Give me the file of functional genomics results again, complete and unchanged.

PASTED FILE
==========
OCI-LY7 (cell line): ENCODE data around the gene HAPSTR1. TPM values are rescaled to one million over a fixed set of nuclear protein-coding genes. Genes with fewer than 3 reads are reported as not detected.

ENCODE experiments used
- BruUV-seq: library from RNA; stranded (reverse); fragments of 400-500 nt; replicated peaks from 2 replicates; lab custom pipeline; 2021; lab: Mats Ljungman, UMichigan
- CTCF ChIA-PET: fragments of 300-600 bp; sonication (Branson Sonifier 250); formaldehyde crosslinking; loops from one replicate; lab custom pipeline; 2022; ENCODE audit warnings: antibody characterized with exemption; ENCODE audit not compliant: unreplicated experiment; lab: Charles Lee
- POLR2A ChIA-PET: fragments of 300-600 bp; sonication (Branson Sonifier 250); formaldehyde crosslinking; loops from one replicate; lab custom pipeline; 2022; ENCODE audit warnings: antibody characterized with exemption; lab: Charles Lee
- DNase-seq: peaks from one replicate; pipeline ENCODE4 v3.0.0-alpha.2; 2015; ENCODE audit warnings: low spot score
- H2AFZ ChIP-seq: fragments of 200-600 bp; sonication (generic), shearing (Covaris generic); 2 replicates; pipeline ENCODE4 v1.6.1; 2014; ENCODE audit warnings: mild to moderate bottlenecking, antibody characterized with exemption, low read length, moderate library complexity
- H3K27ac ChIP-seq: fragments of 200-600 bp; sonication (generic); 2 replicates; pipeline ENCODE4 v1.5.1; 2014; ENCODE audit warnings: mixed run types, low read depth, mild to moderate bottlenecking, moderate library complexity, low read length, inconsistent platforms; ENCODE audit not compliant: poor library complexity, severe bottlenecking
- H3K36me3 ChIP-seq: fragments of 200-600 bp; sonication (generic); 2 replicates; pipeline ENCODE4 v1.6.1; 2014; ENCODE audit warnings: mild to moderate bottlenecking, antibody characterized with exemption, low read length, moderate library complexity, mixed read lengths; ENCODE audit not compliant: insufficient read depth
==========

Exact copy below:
OCI-LY7 (cell line): ENCODE data around the gene HAPSTR1. TPM values are rescaled to one million over a fixed set of nuclear protein-coding genes. Genes with fewer than 3 reads are reported as not detected.

ENCODE experiments used
- BruUV-seq: library from RNA; stranded (reverse); fragments of 400-500 nt; replicated peaks from 2 replicates; lab custom pipeline; 2021; lab: Mats Ljungman, UMichigan
- CTCF ChIA-PET: fragments of 300-600 bp; sonication (Branson Sonifier 250); formaldehyde crosslinking; loops from one replicate; lab custom pipeline; 2022; ENCODE audit warnings: antibody characterized with exemption; ENCODE audit not compliant: unreplicated experiment; lab: Charles Lee
- POLR2A ChIA-PET: fragments of 300-600 bp; sonication (Branson Sonifier 250); formaldehyde crosslinking; loops from one replicate; lab custom pipeline; 2022; ENCODE audit warnings: antibody characterized with exemption; lab: Charles Lee
- DNase-seq: peaks from one replicate; pipeline ENCODE4 v3.0.0-alpha.2; 2015; ENCODE audit warnings: low spot score
- H2AFZ ChIP-seq: fragments of 200-600 bp; sonication (generic), shearing (Covaris generic); 2 replicates; pipeline ENCODE4 v1.6.1; 2014; ENCODE audit warnings: mild to moderate bottlenecking, antibody characterized with exemption, low read length, moderate library complexity
- H3K27ac ChIP-seq: fragments of 200-600 bp; sonication (generic); 2 replicates; pipeline ENCODE4 v1.5.1; 2014; ENCODE audit warnings: mixed run types, low read depth, mild to moderate bottlenecking, moderate library complexity, low read length, inconsistent platforms; ENCODE audit not compliant: poor library complexity, severe bottlenecking
- H3K36me3 ChIP-seq: fragments of 200-600 bp; sonication (generic); 2 replicates; pipeline ENCODE4 v1.6.1; 2014; ENCODE audit warnings: mild to moderate bottlenecking, antibody characterized with exemption, low read length, moderate library complexity, mixed read lengths; ENCODE audit not compliant: insufficient read depth